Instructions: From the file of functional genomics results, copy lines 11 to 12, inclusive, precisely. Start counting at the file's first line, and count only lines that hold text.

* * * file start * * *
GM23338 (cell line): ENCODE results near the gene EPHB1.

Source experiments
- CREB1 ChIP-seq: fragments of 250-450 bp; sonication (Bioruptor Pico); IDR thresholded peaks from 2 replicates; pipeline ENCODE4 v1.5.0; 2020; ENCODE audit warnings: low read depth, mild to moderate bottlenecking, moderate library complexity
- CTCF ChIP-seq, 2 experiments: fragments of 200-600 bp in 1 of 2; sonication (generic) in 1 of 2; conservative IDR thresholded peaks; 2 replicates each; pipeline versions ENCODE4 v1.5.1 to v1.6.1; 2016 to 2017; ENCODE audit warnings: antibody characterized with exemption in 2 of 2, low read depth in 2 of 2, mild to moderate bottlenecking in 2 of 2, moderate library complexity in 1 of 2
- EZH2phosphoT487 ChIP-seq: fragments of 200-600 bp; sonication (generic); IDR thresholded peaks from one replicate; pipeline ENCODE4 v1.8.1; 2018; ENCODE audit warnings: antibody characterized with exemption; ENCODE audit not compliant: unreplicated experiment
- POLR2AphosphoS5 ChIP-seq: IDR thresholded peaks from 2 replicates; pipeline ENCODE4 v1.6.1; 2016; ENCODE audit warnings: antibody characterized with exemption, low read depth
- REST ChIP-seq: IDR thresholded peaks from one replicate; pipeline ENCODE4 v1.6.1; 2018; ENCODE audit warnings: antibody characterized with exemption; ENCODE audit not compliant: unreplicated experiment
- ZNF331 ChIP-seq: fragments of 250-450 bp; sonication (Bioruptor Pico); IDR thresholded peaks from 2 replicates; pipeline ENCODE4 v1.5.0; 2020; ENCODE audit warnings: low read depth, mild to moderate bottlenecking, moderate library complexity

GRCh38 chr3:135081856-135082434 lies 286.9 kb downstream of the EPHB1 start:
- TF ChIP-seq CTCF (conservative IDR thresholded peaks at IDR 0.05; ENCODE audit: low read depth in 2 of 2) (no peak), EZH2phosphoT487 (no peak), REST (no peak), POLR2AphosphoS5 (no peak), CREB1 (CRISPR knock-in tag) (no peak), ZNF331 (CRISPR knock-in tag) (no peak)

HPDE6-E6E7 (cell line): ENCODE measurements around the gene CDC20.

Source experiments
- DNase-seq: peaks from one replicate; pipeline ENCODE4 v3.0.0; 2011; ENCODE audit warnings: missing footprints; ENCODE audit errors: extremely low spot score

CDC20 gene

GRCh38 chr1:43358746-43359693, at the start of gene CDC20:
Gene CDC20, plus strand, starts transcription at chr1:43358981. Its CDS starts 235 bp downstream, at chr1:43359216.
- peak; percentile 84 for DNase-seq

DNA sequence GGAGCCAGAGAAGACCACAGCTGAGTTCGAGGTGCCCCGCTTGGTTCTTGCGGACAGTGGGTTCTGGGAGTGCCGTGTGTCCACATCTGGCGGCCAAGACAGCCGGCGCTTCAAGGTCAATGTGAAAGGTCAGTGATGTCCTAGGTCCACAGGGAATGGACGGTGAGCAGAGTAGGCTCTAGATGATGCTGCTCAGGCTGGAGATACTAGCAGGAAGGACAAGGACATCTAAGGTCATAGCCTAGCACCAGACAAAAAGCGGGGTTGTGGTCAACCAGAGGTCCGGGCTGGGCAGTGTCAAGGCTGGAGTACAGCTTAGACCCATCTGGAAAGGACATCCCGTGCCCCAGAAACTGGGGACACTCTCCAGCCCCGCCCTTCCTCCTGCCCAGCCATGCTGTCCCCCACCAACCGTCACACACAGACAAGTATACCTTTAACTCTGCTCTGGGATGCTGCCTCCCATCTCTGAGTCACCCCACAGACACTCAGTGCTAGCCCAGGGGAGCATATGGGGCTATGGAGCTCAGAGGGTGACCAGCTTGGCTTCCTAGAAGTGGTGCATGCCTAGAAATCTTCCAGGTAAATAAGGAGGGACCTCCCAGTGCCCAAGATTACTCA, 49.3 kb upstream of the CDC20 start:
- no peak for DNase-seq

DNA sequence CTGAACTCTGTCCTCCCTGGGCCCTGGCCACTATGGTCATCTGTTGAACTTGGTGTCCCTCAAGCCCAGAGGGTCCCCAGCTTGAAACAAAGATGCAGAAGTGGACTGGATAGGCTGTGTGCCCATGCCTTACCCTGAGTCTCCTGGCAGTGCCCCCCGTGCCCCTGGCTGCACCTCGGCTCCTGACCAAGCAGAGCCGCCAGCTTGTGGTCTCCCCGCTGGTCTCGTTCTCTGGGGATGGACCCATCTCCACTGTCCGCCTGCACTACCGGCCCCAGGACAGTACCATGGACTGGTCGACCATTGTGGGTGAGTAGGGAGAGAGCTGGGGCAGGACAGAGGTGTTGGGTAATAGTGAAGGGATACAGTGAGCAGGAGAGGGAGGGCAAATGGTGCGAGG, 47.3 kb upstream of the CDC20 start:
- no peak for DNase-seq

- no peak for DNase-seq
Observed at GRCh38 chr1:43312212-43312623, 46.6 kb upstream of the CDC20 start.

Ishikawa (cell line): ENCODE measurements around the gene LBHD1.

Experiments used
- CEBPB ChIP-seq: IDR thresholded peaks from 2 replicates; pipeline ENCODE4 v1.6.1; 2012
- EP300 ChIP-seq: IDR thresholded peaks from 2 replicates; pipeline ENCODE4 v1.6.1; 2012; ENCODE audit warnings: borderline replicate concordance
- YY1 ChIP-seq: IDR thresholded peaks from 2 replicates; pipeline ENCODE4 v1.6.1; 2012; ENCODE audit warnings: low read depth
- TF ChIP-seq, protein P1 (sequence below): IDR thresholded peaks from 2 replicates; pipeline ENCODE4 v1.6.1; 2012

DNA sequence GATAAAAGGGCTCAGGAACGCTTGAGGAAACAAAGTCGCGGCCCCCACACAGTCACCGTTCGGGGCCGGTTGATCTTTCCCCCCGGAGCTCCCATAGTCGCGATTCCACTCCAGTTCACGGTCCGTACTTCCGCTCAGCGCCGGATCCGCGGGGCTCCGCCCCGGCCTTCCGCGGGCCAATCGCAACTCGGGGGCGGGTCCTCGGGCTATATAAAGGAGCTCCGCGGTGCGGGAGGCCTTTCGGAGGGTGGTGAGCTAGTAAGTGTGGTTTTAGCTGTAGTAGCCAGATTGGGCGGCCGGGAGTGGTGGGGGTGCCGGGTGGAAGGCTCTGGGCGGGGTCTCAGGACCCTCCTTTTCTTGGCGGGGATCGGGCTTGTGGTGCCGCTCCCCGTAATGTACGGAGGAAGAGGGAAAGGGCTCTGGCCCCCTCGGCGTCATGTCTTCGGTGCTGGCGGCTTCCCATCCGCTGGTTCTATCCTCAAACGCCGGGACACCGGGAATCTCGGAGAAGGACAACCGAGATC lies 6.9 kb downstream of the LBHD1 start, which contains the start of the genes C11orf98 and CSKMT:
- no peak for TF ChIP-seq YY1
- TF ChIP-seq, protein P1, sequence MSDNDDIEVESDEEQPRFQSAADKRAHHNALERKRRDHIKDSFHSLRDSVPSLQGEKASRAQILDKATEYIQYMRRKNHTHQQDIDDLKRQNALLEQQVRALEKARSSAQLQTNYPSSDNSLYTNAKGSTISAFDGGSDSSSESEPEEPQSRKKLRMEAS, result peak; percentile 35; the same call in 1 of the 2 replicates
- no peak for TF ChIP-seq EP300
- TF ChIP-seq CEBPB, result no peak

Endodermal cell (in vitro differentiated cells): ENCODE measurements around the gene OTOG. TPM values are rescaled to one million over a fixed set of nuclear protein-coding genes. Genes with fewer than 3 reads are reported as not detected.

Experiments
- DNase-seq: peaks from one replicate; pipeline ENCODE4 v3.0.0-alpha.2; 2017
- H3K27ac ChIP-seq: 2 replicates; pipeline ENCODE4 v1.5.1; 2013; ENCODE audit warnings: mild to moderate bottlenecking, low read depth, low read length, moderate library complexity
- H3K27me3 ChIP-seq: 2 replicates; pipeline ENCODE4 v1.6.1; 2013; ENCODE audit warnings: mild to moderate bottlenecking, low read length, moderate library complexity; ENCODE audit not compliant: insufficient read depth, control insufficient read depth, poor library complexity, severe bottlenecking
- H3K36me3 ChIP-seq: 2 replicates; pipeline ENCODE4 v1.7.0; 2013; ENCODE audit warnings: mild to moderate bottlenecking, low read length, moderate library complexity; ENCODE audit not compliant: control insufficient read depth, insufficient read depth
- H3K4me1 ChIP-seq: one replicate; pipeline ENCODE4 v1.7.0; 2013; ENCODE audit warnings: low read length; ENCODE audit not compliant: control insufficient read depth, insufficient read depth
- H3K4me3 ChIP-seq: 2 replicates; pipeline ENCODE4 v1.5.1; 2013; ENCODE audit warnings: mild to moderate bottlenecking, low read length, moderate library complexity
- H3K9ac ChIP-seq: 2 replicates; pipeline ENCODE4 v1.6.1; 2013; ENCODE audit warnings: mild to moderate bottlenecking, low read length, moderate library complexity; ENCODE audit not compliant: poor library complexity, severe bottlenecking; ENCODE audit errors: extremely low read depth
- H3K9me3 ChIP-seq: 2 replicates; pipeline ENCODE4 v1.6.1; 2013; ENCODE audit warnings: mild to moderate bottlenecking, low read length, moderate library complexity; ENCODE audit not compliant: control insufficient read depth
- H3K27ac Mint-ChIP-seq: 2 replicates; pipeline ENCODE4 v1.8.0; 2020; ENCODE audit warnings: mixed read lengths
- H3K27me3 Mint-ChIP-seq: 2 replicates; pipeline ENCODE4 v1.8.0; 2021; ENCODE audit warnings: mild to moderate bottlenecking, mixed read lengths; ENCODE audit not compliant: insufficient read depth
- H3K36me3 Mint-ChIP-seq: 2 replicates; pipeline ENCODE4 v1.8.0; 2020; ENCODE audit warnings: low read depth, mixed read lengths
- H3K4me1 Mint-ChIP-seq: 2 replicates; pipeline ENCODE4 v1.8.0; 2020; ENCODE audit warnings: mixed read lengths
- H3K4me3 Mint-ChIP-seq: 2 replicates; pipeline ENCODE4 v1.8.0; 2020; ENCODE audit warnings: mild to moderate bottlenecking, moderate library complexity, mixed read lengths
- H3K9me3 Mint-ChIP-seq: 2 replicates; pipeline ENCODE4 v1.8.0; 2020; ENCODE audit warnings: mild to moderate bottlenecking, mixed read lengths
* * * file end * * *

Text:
HPDE6-E6E7 (cell line): ENCODE measurements around the gene CDC20.

Source experiments